Guest Blogger - Steph Su Reads!

My ARC Pile

…Is currently packed away in half a dozen boxes in my move from my house to my apartment near school for the summer, and I can’t put them on my bookshelves yet until I attach them to the wall (the shelves, not the books, silly). Ergo, I don’t have a picture of my shelves to show you. *the audience boos and hisses at this inauspicious beginning to a guest post* However, I WILL promise to load pictures of my bookshelves up sometime in the future, because those are always fun to look at!

My First Review

I wrote my first review in 2006, to submit to the site YA Books Central. I actually wrote about 10 reviews at about the same time, but THE first was most likely THIS LULLABY by Sarah Dessen, which is still one of my favorite books. (Here’s the link on the YABC site.) Aaaaand after rereading it it’s clear that my reviewing style has not changed all too much in three years! I did, however, used to place a lot more emphasis on the synopsis, with only a paragraph at the end of my own thoughts, which were often professional sounding, and lacking in any first-person pronouns. (Yeah, that’s how the big-shots do it. Don’t mess.) Now, of course, I’ve begun to understand that the synopsis is actually not part of the review at all, and thus the actual review part has gotten much longer.

The first review that I posted on my blog, brand new this past January, was BAD KITTY by Michele Jaffe. Looking back on it kind of makes me laugh. The actual review was so short, and the synopsis so long! There were no numerical ratings! I don’t think I said anything useful (although Lenore seems to think so)! That’s how we newbies rolled, I suppose. (It also didn’t help that I probably wrote that review back in 2007 or so, when I first read the book.)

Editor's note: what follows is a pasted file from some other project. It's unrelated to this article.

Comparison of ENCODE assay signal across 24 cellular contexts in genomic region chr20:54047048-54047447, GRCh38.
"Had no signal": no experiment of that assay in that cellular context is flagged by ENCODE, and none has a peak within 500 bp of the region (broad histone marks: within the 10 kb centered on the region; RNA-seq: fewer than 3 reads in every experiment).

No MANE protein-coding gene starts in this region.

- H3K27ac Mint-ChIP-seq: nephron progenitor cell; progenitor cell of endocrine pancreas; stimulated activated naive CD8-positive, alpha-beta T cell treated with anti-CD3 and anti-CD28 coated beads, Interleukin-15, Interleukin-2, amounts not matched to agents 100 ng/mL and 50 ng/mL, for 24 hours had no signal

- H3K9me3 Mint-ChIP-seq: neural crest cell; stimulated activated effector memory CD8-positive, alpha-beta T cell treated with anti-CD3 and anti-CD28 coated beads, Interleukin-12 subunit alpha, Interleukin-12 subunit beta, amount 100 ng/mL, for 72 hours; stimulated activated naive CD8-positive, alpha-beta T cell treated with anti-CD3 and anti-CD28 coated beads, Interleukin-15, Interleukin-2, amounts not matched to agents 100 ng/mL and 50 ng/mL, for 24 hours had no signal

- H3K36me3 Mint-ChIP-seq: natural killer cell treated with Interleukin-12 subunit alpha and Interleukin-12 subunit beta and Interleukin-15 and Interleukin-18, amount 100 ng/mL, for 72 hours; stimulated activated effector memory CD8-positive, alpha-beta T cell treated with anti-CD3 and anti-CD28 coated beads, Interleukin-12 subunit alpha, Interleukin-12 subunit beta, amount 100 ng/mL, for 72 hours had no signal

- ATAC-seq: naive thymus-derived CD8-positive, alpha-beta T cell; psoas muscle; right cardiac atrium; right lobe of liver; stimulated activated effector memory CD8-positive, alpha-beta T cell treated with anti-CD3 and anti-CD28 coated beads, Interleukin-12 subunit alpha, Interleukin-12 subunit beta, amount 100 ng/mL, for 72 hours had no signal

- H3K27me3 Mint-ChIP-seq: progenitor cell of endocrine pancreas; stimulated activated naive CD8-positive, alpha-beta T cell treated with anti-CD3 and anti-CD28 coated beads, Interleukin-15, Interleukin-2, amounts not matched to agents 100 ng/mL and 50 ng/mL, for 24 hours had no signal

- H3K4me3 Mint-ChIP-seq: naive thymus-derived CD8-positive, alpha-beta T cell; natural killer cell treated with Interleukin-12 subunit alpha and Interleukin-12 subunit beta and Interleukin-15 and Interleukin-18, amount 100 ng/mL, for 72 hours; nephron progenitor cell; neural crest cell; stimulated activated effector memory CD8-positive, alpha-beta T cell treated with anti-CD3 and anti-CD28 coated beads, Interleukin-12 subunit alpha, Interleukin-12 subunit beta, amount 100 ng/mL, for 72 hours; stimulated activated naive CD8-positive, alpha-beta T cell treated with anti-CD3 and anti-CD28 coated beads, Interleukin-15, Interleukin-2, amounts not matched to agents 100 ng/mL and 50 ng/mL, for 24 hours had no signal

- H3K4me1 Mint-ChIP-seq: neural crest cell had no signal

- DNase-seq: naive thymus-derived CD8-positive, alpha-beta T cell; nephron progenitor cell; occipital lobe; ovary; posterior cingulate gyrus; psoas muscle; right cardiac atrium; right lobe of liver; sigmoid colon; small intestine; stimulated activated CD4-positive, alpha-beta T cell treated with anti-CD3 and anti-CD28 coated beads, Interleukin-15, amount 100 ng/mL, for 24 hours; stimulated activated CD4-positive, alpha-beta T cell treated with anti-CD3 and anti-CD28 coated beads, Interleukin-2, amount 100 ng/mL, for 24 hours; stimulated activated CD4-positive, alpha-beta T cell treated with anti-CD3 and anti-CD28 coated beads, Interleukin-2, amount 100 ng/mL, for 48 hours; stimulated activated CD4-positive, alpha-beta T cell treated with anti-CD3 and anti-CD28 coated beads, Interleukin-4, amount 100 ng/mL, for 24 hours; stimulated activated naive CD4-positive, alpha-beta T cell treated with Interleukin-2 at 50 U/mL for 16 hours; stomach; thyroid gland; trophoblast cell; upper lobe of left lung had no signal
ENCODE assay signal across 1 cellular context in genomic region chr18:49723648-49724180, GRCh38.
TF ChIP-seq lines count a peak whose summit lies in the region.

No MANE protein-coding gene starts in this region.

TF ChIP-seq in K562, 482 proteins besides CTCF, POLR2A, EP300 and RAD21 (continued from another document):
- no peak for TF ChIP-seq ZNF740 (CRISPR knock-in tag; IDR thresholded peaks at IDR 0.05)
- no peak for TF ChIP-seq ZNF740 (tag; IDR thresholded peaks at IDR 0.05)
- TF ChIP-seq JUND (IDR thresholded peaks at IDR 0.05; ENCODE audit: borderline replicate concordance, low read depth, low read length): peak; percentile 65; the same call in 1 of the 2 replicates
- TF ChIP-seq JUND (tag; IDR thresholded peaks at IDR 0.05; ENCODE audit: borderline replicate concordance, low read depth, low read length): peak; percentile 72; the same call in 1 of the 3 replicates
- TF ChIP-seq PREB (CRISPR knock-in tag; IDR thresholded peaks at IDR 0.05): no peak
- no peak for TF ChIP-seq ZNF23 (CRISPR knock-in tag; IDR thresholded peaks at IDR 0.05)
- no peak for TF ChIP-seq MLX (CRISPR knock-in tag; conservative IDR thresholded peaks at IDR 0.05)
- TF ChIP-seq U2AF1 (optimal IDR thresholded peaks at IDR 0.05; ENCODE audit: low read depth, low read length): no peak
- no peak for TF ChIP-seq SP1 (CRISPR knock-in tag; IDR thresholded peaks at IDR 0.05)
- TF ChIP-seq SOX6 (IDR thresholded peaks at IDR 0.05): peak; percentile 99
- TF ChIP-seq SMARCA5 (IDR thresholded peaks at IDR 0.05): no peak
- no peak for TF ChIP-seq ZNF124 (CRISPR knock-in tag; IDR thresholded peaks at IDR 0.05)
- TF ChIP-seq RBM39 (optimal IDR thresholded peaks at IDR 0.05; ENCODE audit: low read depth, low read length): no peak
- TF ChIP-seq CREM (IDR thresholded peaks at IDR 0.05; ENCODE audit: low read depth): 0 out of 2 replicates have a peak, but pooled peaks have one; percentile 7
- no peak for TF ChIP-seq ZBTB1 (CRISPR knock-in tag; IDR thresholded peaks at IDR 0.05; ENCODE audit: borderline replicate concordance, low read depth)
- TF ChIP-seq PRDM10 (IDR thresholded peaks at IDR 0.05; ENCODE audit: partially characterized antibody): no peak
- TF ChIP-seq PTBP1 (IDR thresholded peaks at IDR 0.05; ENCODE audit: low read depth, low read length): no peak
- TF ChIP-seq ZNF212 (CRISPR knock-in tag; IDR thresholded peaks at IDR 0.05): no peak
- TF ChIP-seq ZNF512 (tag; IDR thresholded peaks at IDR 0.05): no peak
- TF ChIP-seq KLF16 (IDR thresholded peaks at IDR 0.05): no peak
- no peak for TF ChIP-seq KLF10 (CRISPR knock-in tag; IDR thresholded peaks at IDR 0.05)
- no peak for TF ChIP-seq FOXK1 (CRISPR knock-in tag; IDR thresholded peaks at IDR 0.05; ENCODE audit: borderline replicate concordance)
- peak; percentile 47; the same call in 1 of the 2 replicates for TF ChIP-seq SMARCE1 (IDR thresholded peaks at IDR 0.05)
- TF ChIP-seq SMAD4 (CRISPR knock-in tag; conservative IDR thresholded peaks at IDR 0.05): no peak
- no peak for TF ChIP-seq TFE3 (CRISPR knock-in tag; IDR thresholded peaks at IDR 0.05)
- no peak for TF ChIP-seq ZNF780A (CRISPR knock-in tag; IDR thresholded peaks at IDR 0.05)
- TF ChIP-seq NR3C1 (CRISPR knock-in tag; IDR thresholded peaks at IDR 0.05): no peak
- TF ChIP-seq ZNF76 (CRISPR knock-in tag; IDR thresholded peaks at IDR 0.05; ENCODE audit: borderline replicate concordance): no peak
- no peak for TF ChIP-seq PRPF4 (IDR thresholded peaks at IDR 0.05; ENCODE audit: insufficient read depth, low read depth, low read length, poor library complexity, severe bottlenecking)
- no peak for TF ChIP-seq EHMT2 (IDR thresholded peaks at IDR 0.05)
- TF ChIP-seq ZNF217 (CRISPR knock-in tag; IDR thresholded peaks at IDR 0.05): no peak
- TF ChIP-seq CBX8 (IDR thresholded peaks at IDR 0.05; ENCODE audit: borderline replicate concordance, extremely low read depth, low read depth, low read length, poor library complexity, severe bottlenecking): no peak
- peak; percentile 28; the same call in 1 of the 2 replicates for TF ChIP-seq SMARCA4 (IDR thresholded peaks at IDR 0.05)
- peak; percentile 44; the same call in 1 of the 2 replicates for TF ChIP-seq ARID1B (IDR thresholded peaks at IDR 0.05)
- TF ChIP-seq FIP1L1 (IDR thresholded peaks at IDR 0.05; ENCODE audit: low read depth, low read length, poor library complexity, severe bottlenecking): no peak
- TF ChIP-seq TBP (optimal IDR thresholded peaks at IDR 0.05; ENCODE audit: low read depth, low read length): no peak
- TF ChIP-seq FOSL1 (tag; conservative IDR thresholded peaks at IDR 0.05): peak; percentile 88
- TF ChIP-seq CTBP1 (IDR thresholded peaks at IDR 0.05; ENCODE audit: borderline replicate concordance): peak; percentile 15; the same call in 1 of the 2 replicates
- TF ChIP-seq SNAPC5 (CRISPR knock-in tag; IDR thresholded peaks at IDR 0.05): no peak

Changing Voices (in Reviews)

Maybe it’s just me, being very easily influenced. Or maybe it’s human nature—the “mirror” effect, as my psychology professor likes to call it, where we unconsciously mimic others in conversation, in order to conduct empathy. Whatever it is, I do it in my writing as well. I’ll read a book with flowing, lyrical language, and find myself using that very same writing style in its review. Or I’ll read something that makes me laugh so hard I bang my head against the edge of my desk as I fall out of my seat, and my review will be chock-full of snarky side comments.

Take my review for Beth Kephart’s UNDERCOVER for example. Beth is one of those rare authors whose words, according to me in my review, “do not conjure up vivid scenes involving the characters and their predicaments; instead, they push the boundaries of language and remind us of the multidimensionality of words—that language is not simply a means to a message, but rather a form of art itself.”

I mean, whoa! Hel-LO??! Do I sound like I’m writing a dissertation on her book or what?? What crazy power does Beth have that her words cast a spell over me and conjured those words out of my fingers?